Do Your Pets Contribute to Climate Change? UCLA Study Says Yes

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With many people doing their best to combat global warming and reduce environmental impact, it is worth an investigation into the effects that pets have on the environment. A new study published by UCLA geography professor Greg Okin claims that your pets may be significantly contributing to climate change.Vegetarianism and veganism have increased in frequency as a means of reducing the detrimental effects of meat production, but dogs and cats that consume meat may negate these efforts. 

Premium pet food brands were found to contain more animal products than regular brands, and the rising popularity of premium brands means that meat consumption is increasing amongst pets.

Data from the study provided insight into the role of pets on the environment. According to the paper, cats and dogs constitute up to 30% of the environmental impact of meant consumption. Professor Okin’s calculations reveal the effects of meat consumption among domestic animals, in which the 163 million cats and dogs in the United States generate approximately 64 million tons of carbon dioxide per year- this is the equivalent of a year’s worth of carbon dioxide output from 13.6 million cars.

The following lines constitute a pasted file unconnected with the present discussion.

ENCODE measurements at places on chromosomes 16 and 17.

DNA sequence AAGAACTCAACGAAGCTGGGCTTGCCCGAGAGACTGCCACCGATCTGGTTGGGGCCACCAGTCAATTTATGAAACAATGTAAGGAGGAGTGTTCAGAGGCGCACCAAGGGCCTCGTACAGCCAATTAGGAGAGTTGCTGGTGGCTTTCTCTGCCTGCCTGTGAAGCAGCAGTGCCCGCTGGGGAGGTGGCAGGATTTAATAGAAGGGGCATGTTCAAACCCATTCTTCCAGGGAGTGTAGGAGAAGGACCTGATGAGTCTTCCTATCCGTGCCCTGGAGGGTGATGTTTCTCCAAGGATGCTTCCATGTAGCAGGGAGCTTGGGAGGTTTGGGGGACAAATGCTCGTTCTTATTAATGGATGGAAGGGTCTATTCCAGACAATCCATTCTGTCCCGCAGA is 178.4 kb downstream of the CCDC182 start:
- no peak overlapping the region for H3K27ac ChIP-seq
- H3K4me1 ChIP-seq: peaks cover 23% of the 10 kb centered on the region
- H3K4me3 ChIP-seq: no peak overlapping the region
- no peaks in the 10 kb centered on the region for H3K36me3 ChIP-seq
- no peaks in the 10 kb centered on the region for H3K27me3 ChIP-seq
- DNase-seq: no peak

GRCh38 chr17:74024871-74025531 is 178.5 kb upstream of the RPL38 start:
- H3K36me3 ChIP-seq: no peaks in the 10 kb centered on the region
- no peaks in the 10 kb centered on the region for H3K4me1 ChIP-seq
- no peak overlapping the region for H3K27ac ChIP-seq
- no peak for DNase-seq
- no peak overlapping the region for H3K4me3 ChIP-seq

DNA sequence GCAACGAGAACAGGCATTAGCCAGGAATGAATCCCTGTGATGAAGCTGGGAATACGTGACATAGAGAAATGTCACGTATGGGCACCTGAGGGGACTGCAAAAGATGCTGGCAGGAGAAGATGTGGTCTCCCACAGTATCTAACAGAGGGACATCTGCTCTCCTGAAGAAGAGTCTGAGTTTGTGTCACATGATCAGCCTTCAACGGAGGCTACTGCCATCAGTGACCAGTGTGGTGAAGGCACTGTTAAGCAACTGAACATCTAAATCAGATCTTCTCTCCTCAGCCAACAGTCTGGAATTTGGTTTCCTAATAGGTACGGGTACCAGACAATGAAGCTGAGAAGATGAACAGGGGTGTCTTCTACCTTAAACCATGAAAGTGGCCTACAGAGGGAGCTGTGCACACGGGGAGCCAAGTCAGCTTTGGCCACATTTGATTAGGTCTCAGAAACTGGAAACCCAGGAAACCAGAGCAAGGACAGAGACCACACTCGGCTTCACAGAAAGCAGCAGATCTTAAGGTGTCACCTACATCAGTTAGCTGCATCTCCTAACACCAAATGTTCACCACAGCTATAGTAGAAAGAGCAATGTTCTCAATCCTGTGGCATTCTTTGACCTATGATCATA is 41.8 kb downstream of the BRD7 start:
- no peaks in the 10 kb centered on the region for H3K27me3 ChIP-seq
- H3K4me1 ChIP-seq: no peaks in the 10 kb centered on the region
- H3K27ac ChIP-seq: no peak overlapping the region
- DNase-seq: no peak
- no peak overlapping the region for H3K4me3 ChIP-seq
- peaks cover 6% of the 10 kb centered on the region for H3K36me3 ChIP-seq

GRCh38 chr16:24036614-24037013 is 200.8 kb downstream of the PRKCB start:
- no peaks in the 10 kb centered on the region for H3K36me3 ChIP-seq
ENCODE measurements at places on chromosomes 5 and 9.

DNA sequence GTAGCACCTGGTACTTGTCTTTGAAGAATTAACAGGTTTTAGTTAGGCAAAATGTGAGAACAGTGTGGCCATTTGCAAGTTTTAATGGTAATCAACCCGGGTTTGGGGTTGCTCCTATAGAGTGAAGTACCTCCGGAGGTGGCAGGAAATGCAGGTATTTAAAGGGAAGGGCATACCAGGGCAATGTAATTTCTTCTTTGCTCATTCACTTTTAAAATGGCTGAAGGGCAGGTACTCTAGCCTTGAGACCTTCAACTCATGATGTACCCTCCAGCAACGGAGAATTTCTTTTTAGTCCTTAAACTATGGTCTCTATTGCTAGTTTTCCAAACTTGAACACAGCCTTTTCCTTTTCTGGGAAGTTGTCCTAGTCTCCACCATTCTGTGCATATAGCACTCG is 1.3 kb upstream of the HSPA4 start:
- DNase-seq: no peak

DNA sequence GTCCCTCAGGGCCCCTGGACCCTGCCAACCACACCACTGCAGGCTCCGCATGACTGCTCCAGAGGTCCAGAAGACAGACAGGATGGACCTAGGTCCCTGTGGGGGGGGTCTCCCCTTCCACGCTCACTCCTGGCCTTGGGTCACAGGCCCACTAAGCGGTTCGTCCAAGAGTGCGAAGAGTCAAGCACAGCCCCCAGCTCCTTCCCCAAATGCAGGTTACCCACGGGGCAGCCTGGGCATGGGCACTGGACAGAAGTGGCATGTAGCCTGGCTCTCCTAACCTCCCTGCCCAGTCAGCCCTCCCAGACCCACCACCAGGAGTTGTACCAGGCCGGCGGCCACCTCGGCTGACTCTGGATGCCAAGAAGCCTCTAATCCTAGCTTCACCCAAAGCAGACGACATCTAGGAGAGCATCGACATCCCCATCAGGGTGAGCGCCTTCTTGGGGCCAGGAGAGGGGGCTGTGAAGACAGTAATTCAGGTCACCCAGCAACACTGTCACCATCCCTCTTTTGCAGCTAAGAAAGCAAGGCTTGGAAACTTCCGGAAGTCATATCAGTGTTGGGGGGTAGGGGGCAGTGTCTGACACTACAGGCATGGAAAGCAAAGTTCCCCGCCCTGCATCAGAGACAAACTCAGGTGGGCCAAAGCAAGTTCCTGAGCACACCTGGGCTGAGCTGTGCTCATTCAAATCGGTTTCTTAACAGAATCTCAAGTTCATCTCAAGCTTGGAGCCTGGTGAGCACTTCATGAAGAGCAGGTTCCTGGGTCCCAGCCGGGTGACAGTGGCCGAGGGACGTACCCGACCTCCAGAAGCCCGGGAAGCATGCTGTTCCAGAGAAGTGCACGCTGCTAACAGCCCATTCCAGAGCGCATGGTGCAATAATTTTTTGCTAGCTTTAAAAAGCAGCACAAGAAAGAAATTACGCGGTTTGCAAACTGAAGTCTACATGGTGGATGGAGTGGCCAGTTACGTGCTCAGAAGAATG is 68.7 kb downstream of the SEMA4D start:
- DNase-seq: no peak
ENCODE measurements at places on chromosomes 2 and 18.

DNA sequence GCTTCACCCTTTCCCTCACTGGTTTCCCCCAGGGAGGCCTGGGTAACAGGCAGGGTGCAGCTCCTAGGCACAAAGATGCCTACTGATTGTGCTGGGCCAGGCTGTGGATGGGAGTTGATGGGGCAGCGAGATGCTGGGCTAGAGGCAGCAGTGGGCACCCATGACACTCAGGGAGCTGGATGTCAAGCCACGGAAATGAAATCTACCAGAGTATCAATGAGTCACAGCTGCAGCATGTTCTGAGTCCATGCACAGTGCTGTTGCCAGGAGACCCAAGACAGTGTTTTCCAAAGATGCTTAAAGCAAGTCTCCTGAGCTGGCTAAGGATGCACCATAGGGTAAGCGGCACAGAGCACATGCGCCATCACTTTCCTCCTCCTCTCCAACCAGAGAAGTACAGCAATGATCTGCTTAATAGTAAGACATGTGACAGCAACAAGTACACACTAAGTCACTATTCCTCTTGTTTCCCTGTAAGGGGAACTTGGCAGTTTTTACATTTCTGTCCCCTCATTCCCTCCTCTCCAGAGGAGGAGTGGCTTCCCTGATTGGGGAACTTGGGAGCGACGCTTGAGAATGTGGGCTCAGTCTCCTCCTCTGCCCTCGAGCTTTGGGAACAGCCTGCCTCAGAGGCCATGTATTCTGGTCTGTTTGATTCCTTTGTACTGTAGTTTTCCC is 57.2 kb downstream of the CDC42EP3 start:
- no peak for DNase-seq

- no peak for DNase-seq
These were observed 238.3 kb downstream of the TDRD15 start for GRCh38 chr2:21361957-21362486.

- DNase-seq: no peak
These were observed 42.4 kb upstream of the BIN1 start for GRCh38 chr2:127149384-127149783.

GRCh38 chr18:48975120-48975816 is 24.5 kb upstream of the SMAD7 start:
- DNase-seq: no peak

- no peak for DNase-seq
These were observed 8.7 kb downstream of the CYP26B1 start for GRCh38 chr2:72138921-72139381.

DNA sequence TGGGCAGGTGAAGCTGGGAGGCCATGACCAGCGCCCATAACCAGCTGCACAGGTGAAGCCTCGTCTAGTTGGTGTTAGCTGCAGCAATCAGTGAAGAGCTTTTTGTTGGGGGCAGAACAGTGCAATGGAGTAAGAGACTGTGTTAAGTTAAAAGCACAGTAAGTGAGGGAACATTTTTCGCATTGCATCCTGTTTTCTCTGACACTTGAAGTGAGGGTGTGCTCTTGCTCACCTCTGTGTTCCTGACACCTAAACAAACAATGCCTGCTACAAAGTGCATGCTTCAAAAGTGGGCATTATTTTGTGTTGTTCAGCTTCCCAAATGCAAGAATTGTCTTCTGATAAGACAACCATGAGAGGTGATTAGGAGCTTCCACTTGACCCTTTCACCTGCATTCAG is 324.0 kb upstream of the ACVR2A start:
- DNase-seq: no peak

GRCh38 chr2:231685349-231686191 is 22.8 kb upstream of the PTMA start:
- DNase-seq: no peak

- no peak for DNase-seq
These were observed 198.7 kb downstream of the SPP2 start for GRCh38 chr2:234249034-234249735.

While the consumption meat products significantly impacts the environment, pet waste has also been discovered to be a major contributor to environmental stress. On their own, American pets produce 5.1 million tons of feces per year- as much as 90 million Americans, or the total trash production of the entire state of Massachusetts.

Just a quarter of the meat in pet food could feed 26 million Americans, which calls into question the dietary culture of Americans. Okin explained to the UCLA newsroom that

“Those of us in favor of eating or serving meat need to be able to have an informed conversation about our choices, and that includes the choices we make for our pets.” However, Okin recommends neither a vegetarian or vegan diet for pets (as these have proven to be deadly), but instead contends that “should consider all the impacts that pets have so we can have an honest conversation about them. Pets have many benefits, but also a huge environmental impact.”

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